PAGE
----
Fed. Trade Comm'n v. Bint Operations LLC

Decision Date31 March 2022
Docket NumberCase No. 4:21-cv-00518-KGB
Citation595 F.Supp.3d 740
Parties FEDERAL TRADE COMMISSION et al. and State of Arkansas, ex rel. Leslie Rutledge, Attorney General, Plaintiffs v. BINT OPERATIONS LLC, a limited liability company; Lashonda Moore, individually and as an officer of BINT Operations LLC; and Marlon Deandre Moore, formerly known as Marlon Deandre Maiden, individually and as an officer of BINT Operations LLC, Defendants
CourtU.S. District Court — Eastern District of Arkansas

Luis H. Gallegos, Reid Abram Tepfer, Federal Trade Commission, Dallas, TX, for Plaintiff Federal Trade Commission.

David A.F. McCoy, Shannon L. Halijan, Amanda Denise Land, Arkansas Attorney General's Office, Little Rock, AR, for Plaintiff Arkansas, State of.

Donald E. Godwin, Stefanie Major McGregor, Godwin Bowman PC, Dallas, TX, Justin N. Bryan, Pro Hac Vice, McCathern Shokouhi Evans & Grinke, LLP, Dallas, TX, for Defendants.

ORDER

Kristine G. Baker, United States District Judge Before the Court is defendants BINT Operations, LLC ("BINT LLC"), Lashonda Moore, and Marlon Deandre Moore's motion to dismiss for lack of personal jurisdiction and improper venue, or, in the alternative, motion to transfer venue (Dkt. No. 10). Plaintiffs Federal Trade Commission ("FTC") and the State of Arkansas have responded in opposition to the motion (Dkt. No. 12). Defendants also submitted a reply to plaintiffs’ response (Dkt. No. 16). For the following reasons, the Court concludes that it has personal jurisdiction over defendants, that venue in the Eastern District of Arkansas is proper, and that the controlling factors do not counsel a transfer of venue. Therefore, the Court denies defendants’ motion (Dkt. No. 10).

I. Background

The FTC brings this action under §§ 13(b) and 19 of the Federal Trade Commission Act ("FTC Act"), 15 U.S.C. §§ 53(b), 57b, and the Consumer Review Fairness Act of 2016 ("CRFA"), 15 U.S.C. § 45b, which authorize the FTC to seek, and the Court to order, preliminary and permanent injunctive relief, monetary relief, and other relief for defendants’ acts or practices allegedly in violation of § 5(a) of the FTC Act, 15 U.S.C. § 45(a), and § 2(d) of the CRFA, 15 U.S.C. § 45b (Dkt. No. 1, ¶ 1). The State of Arkansas brings this action to redress and restrain alleged violations of the Arkansas Deceptive Trade Practices Act ("Arkansas DTPA"), Ark. Code § 4-88-101 et seq. (Id. , ¶ 2). Plaintiffs represent that they bring this lawsuit because defendants operated a "blessings loom" pyramid scheme which targeted Arkansans in violation of federal and state law (Id. , ¶¶ 1-4).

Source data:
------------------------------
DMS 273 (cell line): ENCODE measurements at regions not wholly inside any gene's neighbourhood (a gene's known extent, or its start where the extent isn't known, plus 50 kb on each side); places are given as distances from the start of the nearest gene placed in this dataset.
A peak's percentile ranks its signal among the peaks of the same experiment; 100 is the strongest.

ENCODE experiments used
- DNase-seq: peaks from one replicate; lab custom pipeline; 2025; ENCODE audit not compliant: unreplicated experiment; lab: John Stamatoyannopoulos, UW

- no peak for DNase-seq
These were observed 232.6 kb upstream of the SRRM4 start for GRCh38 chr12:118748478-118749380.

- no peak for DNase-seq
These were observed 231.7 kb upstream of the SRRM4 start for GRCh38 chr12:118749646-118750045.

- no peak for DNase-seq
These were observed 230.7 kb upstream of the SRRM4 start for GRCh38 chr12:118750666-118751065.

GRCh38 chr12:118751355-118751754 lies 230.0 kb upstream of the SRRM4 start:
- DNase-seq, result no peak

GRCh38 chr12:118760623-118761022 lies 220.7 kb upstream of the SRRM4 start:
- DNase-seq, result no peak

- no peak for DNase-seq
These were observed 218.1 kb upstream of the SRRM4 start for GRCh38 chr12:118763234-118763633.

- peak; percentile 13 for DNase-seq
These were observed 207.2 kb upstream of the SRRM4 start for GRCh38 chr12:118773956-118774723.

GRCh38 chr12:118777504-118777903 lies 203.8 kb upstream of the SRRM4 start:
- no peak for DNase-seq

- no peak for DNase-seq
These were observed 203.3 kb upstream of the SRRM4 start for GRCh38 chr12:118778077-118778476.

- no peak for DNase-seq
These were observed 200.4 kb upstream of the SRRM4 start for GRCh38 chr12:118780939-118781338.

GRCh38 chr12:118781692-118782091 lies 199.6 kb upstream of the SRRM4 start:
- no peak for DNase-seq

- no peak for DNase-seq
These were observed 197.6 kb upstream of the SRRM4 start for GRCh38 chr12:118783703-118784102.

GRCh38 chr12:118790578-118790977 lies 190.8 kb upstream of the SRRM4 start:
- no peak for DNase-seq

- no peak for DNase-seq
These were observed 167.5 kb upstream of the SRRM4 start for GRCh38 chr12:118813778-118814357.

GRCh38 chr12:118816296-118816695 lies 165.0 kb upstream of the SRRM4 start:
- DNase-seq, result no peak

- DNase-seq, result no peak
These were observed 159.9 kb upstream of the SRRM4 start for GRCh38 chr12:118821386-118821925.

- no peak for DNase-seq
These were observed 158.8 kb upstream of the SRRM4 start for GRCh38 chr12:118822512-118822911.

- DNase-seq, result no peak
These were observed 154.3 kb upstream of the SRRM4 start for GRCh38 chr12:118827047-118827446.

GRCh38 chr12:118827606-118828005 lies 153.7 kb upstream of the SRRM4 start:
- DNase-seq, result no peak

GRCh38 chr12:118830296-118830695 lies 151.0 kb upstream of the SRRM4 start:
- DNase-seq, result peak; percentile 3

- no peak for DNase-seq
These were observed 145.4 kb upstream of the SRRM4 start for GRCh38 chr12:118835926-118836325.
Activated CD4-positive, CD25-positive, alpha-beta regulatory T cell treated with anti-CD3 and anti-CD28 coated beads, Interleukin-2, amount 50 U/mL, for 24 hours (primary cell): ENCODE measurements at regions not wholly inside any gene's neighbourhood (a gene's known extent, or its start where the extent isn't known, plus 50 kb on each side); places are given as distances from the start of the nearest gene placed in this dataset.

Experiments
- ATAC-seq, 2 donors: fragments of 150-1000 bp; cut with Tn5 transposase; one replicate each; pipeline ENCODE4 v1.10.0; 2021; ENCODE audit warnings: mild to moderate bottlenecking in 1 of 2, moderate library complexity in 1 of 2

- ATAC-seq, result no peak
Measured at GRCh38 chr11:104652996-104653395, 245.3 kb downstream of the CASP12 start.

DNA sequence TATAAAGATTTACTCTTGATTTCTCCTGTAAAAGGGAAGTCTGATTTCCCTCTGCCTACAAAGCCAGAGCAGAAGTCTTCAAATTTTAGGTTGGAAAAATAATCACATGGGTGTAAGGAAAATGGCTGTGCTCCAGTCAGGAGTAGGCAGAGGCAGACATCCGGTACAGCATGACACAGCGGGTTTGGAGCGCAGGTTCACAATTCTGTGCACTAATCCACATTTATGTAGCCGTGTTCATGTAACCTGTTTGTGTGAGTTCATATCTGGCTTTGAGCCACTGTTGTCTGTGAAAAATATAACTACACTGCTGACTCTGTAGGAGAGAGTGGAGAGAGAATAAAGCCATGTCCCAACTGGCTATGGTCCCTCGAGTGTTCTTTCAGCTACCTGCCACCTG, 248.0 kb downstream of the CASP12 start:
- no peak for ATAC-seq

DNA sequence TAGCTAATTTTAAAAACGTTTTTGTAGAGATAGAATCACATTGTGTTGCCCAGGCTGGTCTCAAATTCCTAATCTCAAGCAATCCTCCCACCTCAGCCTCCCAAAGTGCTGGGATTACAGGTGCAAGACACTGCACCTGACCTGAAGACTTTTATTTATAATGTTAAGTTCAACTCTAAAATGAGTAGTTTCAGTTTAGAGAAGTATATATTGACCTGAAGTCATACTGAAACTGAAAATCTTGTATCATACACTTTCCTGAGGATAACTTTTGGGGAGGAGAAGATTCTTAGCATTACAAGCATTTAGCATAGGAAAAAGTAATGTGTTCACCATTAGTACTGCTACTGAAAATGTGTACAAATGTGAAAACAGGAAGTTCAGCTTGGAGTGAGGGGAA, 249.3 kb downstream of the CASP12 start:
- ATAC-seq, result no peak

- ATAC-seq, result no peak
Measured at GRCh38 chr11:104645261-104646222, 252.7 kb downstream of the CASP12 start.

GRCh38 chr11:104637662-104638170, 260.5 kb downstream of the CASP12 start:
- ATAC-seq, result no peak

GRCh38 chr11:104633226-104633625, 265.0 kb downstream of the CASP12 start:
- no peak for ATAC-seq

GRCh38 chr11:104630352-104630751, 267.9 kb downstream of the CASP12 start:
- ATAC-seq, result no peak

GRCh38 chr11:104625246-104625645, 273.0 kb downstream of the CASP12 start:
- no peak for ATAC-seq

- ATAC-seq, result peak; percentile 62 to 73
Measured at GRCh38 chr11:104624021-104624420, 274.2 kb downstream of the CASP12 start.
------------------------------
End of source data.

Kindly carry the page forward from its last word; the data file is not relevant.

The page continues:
The following facts are taken from plaintiffs’ complaint and other evidence submitted in plaintiffs’ response to defendants’ motion (Dkt. Nos. 1; 12; 12-1). Defendants operate "Blessings in No Time" ("BINT") which they claim to be a safe, lucrative, and legal moneymaking membership program (Dkt. No. 1, ¶ 3). According to plaintiffs, BINT is an illegal pyramid scheme that solicits money from consumers by promising them investment returns as high as 800 percent (Id. , ¶ 4). Plaintiffs indicate that defendants have taken funds from new members to pay other members, leading to most members losing money instead of earning any returns from the funds they have paid to participate in BINT (Id. ). Plaintiffs also allege that defendants also prohibit members from posting anything concerning BINT online or on social media (Id. ). Further, plaintiffs allege that, according to defendants, members who violate this rule risk forfeiting the funds formerly paid into BINT (Id. ). Plaintiffs claim that this prohibition has prevented aggrieved consumers from alerting other consumers that BINT has not been a legitimate enterprise (Id. ). According to plaintiffs, defendants through their BINT program have caused thousands of consumers tens of millions of dollars in losses (Id. ).

Plaintiffs represent that Arkansas has been hit especially hard (Dkt. No. 12, at 1). FTC investigator Brent McPeek explains in his declaration submitted to the Court that the FTC received 828 consumer complaints concerning BINT (Dkt. No. 12-1, ¶ 8). Of those complaints, 274 or 33% came from Arkansas (Id. ). Plaintiffs maintain that this number of complaints from Arkansas is by far the largest amount from any state, including complaints from Texas and in fact is more than the combined total of the complaints received from the next three states (Dkt. Nos. 12, at 5; 12-1, ¶ 8). Of the Arkansas complaints, the majority came from three metropolitan areas: Little Rock/North Little Rock, Conway, and Pine Bluff (Dkt. No. 12-1, ¶ 9). Plaintiffs assert that defendants actively recruited hundreds of Arkansas consumers, including many in the Eastern District of Arkansas, through live, interactive video calls (Dkt. Nos. 1, ¶¶ 24, 27, 28, 31, 34-38, 41, 42; 12, at 8 n.26). The record before the Court indicates that defendants, as individuals and acting in concert, held online Zoom meetings during which interactive chats occurred whereby questions could be asked and answered, sent email messages, sent mass text messages, and encouraged word-of-mouth recruiting to solicit Arkansas residents to go into Arkansas communities to recruit Arkansans to join BINT; joining BINT required the payment of fees, along with the payment of a monthly fee, and more fees could be paid "to advance" in BINT in lieu of recruiting new members to join (Dkt. Nos. 1, ¶¶ 19-23; 12-4, ¶¶ 2, 3, 5, 7-8).